The unprecedented alignment of state-initiated and 'private' organizations such as Conti means organizations of all types should be reviewing their cyber security readiness and response contingencies. There is also a strong likelihood that geopolitically-agnostic, profit-driven, criminal entities may take this as an opportunity to attack soft targets while the world's attention is fixed on the events in Ukraine.
The CCCS has provided a basic roadmap for organizations to prepare themselves for this new environment. While the bulletin focused on those responsible for critical infrastructure sectors (which include food and water supply, energy and utilities, government, information and communications, manufacturing, health, transportation and finance), all businesses and organizations should be mindful of the prescriptive advice the CCCS provided:
- Be prepared to isolate critical infrastructure components and services from the internet and corporate/internal networks if those components would be considered attractive to a hostile threat actor to disrupt. Test manual controls (if applicable) to ensure that critical functions remain operable if the organization's network is unavailable or untrusted.
- Increase organizational vigilance.
- Monitor proprietary networks with a focus on the tactics, techniques, and procedures (TTPs) reported in the recent American Cybersecurity & Infrastructure Security Agency (CISA advisory).
- Ensure that cyber security/IT personnel are focused on identifying and quickly assessing any unexpected or unusual network behavior.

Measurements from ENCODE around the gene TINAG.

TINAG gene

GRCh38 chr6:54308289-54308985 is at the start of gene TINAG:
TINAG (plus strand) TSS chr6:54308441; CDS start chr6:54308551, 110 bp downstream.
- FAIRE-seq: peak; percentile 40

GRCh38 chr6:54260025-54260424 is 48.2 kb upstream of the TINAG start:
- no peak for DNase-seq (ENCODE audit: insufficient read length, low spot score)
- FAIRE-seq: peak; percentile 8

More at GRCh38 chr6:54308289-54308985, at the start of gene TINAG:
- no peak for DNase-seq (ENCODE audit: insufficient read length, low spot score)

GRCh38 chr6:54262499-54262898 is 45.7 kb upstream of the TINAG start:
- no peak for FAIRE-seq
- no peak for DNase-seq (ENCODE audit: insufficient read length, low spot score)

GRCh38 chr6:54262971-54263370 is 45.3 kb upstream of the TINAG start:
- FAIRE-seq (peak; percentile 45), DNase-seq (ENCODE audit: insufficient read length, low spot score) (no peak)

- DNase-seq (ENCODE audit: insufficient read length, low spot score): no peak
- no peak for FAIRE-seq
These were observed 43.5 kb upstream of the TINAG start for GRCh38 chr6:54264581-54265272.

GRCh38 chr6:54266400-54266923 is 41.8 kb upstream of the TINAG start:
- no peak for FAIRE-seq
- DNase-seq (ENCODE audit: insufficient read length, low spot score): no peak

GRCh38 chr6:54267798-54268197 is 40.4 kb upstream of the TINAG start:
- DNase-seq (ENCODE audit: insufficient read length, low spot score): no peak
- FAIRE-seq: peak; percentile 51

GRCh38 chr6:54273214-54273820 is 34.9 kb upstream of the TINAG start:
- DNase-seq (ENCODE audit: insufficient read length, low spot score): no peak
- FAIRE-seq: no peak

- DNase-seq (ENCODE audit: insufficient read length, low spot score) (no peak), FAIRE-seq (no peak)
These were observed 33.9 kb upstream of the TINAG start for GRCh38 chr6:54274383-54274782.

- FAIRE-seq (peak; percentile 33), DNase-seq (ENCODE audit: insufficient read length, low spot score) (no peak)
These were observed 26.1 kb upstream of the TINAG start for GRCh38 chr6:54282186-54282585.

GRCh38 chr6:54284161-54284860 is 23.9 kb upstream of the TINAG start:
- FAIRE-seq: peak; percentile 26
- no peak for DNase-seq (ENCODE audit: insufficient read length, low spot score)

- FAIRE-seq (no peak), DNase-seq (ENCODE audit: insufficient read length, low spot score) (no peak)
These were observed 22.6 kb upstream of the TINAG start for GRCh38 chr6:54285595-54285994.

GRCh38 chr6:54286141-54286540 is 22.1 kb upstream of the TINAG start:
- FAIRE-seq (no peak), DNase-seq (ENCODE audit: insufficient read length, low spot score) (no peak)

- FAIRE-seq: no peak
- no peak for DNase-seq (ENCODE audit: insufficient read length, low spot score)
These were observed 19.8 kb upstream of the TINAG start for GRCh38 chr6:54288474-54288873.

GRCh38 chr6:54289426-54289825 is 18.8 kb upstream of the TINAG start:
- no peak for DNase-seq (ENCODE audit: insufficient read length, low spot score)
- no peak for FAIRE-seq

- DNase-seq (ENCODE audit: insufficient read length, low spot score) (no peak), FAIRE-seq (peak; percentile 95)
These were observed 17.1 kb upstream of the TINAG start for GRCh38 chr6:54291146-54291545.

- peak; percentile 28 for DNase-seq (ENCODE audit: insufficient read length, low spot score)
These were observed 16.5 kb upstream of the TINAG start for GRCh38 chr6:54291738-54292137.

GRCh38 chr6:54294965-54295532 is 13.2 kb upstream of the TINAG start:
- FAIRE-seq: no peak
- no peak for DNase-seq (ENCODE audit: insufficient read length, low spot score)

- Enable logging in order to better investigate issues or events.
- Enhance your security posture.
- Patch proprietary systems with a focus on the vulnerabilities in the recent CISA advisory.
- Enable logging and backup.
- Deploy network and endpoint monitoring (such as anti-virus software), and implement multifactor authentication where appropriate.
- Create and test offline backups.
- Have a cyber incident response plan, a continuity of operations and a communications plan and be prepared to use them.
- Inform the CCCS of suspicious or malicious cyber activity (reports can be made here).
IT personnel for these organizations should also be monitoring the CCCS' technical alerts, which identify specific technical threats being deployed against organizations in concert with the conflict.
This is not a cyberwar between two countries, but a multi-faceted conflict also involving digital vigilantes, operating beyond the control of nations, with (as the New York Times describes it) "no one in charge." This is a recipe for risk and unpredictability for companies worldwide, including Canada. Canadian businesses should monitor the situation carefully, take the precautionary measures recommended by the CCCS, and engage experts if they are unsure about their cyber security posture.
Should you have any questions or seek guidance on these developing issues, please reach out to the authors.